When the data from the monitoring groups was analysed by selecting each factor and comparing to seed yield, no meaningful relationship could be obtained between that single factor and seed yield. Figure 1 shows the effect of time of sowing on yield. The data shows a random scatter pattern with no significant relationship with yield. The same results occurred with comparisons of total nitrogen fertiliser applied and leaf nitrogen content on seed yield. This scatter of data indicates that there is often no linear relationship between single factors and yield under paddock conditions. This is because the other factors are not eliminated allowing for interaction between the factors which muffles the results and prevents linear comparison of individual factors. This raises the question as to whether monitoring groups’ data can be useful in understanding what is limiting production? If the data cannot assist growers in improving their production then there is no reason to continue in collecting data in monitoring groups.

Figure 1. Effect of time of sowing on seed yield (1998 () and 1999()).

To try and understand why some paddocks performed well and others not, paddocks were selected and compared with each other to see what where the possible factors responsible for the difference in yield. High yielding paddocks were selected and compared to low yielding paddocks to try and explain the difference in yield.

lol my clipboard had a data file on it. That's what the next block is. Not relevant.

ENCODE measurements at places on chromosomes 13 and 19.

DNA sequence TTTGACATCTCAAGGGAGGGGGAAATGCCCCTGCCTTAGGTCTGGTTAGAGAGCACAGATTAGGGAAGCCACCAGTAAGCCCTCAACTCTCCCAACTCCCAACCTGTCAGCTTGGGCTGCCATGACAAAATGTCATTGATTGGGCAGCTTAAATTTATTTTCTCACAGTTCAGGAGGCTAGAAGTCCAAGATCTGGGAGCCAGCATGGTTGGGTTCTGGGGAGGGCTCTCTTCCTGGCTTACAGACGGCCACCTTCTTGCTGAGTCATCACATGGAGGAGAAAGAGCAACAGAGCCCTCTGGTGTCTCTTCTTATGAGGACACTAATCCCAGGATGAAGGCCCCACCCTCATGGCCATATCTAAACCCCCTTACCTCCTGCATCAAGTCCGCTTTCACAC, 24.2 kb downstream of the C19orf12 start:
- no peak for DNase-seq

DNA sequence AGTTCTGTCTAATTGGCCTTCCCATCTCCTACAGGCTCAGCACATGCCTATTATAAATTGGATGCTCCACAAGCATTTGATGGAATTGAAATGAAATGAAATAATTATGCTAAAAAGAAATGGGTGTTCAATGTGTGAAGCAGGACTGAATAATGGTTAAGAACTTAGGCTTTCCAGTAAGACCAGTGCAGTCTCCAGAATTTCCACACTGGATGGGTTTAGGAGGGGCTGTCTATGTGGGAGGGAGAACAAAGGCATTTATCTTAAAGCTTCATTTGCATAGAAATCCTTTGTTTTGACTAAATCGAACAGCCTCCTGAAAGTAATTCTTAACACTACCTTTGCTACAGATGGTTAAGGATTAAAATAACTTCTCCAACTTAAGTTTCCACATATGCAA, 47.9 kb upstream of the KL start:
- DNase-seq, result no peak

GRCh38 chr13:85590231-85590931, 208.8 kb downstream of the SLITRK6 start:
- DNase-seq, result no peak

Table 2. Selected grower information collected to compare high yielding with low yielding paddocks for 1998 and 1999.

Paddock

Variety

Sowing
Date

Seed
Rate kg/ha

Crop Density plants m-2

Row width (cm)

Swath date

Harvest date

Grain Yield t/ha

Oil %

Gross
Margin $

Rooting Depth (cm)

Total Input Cost $

Previous Crop

Rain Mm
Apr-Oct

1998 – Sandplain

                       

C

Karoo

7/5

5.0

90

26.0

5/11

20/11

0.75

42

-76

10-15

331

Pasture

431

D

Pinnacle

3/5

5.0

45

17.8

3/11

22/11

1.40

44

231

20-30

262

Barley

-

E

Pinnacle

20/5

5.0

60

16.0

7/11

24/11

2.60

42.

558

20-30

333

Pasture

312

                         

1999 – Mallee (duplex)

                       

F

Karoo

14/5

5.0

70

25.4

14/10

2/11

0.95

40

55

10-15

221

Wheat

222

G

Pinnacle

20/4

5.0

55

25.4

15/10

10/11

1.30

44

122

15-20

279

Barley

222

1998 – Sandplain

Table 1 shows the data from two low yielding paddocks (paddock C and D) and one high yielding paddock (paddock E). The possible reasons for the lower yields of paddock C were: (a) Karoo was sown in Paddock C, compared to Pinnacle in paddock E. Local trials have shown that Pinnacle is more suited to the longer growing season of the Sandplain and has yielded 12% higher than Karoo on average over two years trials; and (b) hail damage - paddock C experienced a thunderstorm that caused hail damage during flowering and resulted in the soil remaining waterlogged for two weeks.